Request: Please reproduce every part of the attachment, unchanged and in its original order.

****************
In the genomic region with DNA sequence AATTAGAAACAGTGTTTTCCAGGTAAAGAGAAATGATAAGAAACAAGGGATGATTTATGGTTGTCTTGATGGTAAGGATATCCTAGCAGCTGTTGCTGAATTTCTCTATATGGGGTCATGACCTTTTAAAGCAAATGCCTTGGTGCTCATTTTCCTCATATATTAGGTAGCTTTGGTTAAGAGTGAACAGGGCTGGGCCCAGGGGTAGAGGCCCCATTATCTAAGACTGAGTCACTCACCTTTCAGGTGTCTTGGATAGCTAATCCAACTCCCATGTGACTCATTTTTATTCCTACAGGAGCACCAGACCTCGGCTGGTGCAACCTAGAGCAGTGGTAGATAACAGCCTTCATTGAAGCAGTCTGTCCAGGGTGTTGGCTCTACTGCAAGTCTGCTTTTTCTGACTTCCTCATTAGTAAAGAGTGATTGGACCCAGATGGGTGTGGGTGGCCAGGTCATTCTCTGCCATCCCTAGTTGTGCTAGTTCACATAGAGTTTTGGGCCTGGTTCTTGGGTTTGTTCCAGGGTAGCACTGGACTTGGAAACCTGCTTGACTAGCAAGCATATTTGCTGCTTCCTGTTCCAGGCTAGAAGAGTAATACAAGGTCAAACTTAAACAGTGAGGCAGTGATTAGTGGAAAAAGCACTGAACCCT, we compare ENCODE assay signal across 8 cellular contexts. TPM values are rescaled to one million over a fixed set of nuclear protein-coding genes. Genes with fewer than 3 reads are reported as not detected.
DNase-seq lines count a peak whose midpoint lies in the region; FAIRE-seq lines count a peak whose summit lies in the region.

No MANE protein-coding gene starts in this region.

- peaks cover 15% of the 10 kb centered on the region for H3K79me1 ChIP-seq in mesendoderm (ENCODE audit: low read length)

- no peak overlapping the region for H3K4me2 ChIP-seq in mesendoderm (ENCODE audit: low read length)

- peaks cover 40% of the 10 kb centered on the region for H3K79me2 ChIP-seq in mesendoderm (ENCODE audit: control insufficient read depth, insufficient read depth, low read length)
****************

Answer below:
In the genomic region with DNA sequence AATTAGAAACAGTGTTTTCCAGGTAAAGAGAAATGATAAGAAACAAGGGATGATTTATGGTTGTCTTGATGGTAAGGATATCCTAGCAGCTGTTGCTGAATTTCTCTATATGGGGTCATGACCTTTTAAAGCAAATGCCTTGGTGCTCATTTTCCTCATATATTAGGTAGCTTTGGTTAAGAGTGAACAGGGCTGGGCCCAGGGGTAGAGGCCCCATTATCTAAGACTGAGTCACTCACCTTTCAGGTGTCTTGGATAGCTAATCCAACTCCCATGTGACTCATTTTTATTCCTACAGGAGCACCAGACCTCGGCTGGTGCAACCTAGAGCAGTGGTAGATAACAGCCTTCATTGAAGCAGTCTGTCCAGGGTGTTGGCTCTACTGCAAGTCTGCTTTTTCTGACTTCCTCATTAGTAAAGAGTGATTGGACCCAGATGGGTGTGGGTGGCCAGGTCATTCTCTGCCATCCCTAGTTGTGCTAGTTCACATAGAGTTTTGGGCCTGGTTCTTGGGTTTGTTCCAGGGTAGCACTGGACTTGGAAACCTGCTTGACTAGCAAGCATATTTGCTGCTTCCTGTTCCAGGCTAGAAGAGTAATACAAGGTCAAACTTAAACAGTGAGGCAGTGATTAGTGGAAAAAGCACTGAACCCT, we compare ENCODE assay signal across 8 cellular contexts. TPM values are rescaled to one million over a fixed set of nuclear protein-coding genes. Genes with fewer than 3 reads are reported as not detected.
DNase-seq lines count a peak whose midpoint lies in the region; FAIRE-seq lines count a peak whose summit lies in the region.

No MANE protein-coding gene starts in this region.

- peaks cover 15% of the 10 kb centered on the region for H3K79me1 ChIP-seq in mesendoderm (ENCODE audit: low read length)

- no peak overlapping the region for H3K4me2 ChIP-seq in mesendoderm (ENCODE audit: low read length)

- peaks cover 40% of the 10 kb centered on the region for H3K79me2 ChIP-seq in mesendoderm (ENCODE audit: control insufficient read depth, insufficient read depth, low read length)